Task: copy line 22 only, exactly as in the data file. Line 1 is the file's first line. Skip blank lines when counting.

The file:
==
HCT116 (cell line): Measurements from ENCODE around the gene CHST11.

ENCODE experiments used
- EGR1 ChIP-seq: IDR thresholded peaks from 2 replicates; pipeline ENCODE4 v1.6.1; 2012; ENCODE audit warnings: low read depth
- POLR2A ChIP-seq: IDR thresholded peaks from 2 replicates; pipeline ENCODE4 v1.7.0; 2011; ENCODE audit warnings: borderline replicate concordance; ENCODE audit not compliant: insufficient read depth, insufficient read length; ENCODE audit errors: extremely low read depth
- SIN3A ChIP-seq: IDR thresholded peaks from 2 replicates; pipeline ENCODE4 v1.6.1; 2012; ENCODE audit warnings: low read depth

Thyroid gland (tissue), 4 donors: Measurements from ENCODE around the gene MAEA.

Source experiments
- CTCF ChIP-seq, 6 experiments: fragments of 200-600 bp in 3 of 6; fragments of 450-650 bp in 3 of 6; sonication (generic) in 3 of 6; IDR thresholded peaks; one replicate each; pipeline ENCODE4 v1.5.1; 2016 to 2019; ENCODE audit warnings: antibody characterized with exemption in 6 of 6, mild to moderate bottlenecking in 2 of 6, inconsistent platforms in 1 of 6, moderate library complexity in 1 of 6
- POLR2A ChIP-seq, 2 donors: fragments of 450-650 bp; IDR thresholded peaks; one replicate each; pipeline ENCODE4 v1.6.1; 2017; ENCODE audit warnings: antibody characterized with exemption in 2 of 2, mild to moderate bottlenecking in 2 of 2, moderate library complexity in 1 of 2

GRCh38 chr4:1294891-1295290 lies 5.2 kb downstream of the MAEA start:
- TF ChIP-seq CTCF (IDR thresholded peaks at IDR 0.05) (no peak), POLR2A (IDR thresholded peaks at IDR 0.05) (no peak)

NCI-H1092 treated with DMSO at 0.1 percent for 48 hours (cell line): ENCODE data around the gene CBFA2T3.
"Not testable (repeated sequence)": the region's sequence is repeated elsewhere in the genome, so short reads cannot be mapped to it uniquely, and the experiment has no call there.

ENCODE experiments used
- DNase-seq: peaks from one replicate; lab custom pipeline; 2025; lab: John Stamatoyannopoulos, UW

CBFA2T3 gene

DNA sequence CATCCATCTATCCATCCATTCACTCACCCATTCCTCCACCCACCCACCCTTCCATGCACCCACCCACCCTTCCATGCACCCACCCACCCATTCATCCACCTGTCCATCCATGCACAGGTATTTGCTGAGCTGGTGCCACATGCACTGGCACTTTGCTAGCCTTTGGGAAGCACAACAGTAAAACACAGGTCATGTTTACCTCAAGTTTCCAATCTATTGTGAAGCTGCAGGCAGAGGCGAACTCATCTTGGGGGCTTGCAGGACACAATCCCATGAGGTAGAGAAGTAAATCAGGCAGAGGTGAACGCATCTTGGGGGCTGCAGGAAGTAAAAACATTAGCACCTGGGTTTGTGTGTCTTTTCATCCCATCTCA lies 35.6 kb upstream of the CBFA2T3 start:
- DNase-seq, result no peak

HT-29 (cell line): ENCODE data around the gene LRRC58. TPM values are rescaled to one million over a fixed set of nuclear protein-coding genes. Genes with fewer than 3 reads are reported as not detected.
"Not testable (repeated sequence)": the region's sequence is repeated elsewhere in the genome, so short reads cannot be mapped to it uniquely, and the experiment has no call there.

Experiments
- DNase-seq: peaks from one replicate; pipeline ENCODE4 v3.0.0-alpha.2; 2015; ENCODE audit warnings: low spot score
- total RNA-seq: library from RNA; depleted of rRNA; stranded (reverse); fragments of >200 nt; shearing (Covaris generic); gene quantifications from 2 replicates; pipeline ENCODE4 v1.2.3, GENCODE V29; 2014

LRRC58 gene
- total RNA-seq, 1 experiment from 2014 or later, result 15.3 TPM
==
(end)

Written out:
- DNase-seq: peaks from one replicate; pipeline ENCODE4 v3.0.0-alpha.2; 2015; ENCODE audit warnings: low spot score